28 Pages Posted: 28 Apr 1999
Date Written: August 1998
More than thirty years ago Milton Friedman proposed a "plucking" model of business fluctuations in which output cannot exceed a ceiling level, but will, from time to time, be plucked downward by recession. The model implied that business fluctuations are asymmetric, that recessions have only a temporary effect on output, and that recessions are duration dependent while expansions are not. Subsequent literature has provided copious empirical support for these propositions, but econometric models of business fluctuations have not incorporated these features. This paper presents a formal econometric model which encompasses both plucking and asymmetric fluctuations around a stochastic trend while allowing for heteroscedasticity and shocks to the growth rate. We find that U.S. real GDP is well characterized by Friedman's plucking model, that implied recessions correspond closely with NBER reference cycles, and no substantial role for symmetric cycles. Decomposition of the unemployment rate reveals a corresponding asymmetry and timing but with different dynamics. Time paths of the implied ceiling level of output and the trend rate of unemployment are presented.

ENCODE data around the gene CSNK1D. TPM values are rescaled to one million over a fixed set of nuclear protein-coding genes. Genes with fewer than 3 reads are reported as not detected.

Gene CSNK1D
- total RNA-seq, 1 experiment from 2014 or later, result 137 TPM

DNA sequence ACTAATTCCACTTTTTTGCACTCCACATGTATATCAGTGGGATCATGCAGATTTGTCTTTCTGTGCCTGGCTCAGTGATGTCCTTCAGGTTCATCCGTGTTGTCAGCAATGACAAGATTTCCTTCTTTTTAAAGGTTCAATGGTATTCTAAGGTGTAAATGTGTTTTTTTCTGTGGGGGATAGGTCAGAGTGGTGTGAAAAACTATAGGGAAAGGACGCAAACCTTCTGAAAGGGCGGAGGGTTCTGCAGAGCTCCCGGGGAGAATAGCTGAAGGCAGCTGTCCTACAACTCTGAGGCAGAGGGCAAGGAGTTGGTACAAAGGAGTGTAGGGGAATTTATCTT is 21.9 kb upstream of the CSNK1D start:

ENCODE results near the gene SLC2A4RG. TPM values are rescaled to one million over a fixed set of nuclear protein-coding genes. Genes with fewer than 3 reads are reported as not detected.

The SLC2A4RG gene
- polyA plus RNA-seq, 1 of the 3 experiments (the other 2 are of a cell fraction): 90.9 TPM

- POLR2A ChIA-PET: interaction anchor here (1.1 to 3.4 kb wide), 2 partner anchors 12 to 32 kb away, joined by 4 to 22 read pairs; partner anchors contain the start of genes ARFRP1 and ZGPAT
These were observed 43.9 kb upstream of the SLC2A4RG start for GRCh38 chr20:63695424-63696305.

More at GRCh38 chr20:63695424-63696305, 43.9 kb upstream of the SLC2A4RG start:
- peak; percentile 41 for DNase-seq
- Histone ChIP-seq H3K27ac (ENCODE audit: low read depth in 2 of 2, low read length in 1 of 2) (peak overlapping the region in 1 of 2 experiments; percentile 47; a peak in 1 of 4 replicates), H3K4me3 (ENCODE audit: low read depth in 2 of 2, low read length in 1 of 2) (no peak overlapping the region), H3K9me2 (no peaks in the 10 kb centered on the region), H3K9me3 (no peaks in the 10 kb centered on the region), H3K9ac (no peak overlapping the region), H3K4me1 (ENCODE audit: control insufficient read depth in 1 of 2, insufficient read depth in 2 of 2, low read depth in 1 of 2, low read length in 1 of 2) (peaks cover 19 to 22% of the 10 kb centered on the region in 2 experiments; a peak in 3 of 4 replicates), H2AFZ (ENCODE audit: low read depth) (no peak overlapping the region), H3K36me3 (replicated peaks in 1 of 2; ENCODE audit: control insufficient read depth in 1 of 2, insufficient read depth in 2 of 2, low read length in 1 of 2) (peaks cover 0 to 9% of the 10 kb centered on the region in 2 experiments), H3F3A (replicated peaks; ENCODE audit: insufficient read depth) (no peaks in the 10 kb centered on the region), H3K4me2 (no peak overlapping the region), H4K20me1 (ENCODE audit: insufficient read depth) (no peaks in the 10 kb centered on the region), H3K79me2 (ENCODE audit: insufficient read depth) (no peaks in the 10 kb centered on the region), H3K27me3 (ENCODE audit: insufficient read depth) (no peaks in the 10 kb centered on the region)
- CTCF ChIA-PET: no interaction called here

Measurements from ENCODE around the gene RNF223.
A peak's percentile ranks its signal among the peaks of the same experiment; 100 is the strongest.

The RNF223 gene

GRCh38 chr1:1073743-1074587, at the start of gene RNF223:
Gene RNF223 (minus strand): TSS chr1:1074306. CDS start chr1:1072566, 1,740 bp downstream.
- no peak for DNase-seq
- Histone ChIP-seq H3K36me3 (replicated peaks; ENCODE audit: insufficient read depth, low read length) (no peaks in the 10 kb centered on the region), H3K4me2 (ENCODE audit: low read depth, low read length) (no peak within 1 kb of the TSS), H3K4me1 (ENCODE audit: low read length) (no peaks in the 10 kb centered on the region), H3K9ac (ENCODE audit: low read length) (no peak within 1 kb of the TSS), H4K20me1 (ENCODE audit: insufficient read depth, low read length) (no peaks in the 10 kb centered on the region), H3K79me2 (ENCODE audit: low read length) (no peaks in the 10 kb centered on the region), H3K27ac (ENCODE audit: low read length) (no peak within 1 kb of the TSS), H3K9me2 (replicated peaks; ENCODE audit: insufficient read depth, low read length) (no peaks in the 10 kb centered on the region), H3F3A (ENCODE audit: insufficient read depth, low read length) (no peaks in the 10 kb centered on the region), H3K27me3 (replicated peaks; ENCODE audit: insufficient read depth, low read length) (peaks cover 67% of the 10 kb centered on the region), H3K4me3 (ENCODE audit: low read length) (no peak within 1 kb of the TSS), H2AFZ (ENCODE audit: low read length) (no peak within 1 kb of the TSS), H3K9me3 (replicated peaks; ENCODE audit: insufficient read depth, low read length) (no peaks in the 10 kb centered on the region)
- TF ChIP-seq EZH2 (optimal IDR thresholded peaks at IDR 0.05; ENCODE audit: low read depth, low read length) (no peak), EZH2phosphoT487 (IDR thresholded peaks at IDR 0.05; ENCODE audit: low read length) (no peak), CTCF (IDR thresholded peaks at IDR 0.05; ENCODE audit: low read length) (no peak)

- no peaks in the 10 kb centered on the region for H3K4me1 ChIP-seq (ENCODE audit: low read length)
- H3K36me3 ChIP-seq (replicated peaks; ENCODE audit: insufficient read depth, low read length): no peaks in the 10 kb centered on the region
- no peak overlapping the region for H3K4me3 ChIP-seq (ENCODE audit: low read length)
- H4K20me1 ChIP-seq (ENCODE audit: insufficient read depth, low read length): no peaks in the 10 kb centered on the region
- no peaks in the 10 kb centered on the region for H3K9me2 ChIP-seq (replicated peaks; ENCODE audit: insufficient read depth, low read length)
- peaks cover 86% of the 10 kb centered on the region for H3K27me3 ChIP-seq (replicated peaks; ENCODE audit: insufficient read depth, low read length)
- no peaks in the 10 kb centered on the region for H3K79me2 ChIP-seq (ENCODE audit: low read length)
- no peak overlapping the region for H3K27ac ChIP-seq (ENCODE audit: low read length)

JEL Classification: E32
Suggested Citation: Suggested Citation
Kim, Chang-Jin and Nelson, Charles R., Friedman's Plucking Model of Business Fluctuations: Tests and Estimates of Permanent and Transitory Components (August 1998). Available at SSRN: https://ssrn.com/abstract=148328 or http://dx.doi.org/10.2139/ssrn.148328